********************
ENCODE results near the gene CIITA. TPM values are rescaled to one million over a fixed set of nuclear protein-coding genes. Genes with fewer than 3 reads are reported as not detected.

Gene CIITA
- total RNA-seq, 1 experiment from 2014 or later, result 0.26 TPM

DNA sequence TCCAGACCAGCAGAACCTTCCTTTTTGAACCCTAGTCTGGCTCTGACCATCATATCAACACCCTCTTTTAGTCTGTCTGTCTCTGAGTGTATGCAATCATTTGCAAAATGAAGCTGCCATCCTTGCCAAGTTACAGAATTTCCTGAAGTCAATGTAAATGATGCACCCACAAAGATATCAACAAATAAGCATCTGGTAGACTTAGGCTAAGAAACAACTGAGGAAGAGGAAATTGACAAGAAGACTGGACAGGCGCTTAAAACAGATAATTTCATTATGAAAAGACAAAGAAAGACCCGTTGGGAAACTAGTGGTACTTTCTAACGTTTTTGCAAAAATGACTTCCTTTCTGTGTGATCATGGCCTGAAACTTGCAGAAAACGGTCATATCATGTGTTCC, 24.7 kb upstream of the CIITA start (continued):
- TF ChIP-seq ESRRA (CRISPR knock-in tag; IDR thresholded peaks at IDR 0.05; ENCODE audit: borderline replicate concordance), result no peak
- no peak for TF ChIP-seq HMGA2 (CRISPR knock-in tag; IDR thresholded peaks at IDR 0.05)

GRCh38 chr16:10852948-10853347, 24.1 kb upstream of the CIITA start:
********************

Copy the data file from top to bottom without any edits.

ENCODE results near the gene CIITA. TPM values are rescaled to one million over a fixed set of nuclear protein-coding genes. Genes with fewer than 3 reads are reported as not detected.

Gene CIITA
- total RNA-seq, 1 experiment from 2014 or later, result 0.26 TPM

DNA sequence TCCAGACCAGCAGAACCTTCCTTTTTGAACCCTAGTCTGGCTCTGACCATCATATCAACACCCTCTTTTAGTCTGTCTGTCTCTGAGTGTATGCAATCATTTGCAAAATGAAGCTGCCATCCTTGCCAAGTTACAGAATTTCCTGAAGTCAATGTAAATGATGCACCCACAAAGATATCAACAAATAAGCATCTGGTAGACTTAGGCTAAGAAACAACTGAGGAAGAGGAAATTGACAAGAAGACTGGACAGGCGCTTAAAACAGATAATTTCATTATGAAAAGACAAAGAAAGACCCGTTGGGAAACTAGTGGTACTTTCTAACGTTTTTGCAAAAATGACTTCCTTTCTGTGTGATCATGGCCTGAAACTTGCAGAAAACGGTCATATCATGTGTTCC, 24.7 kb upstream of the CIITA start (continued):
- TF ChIP-seq ESRRA (CRISPR knock-in tag; IDR thresholded peaks at IDR 0.05; ENCODE audit: borderline replicate concordance), result no peak
- no peak for TF ChIP-seq HMGA2 (CRISPR knock-in tag; IDR thresholded peaks at IDR 0.05)

GRCh38 chr16:10852948-10853347, 24.1 kb upstream of the CIITA start: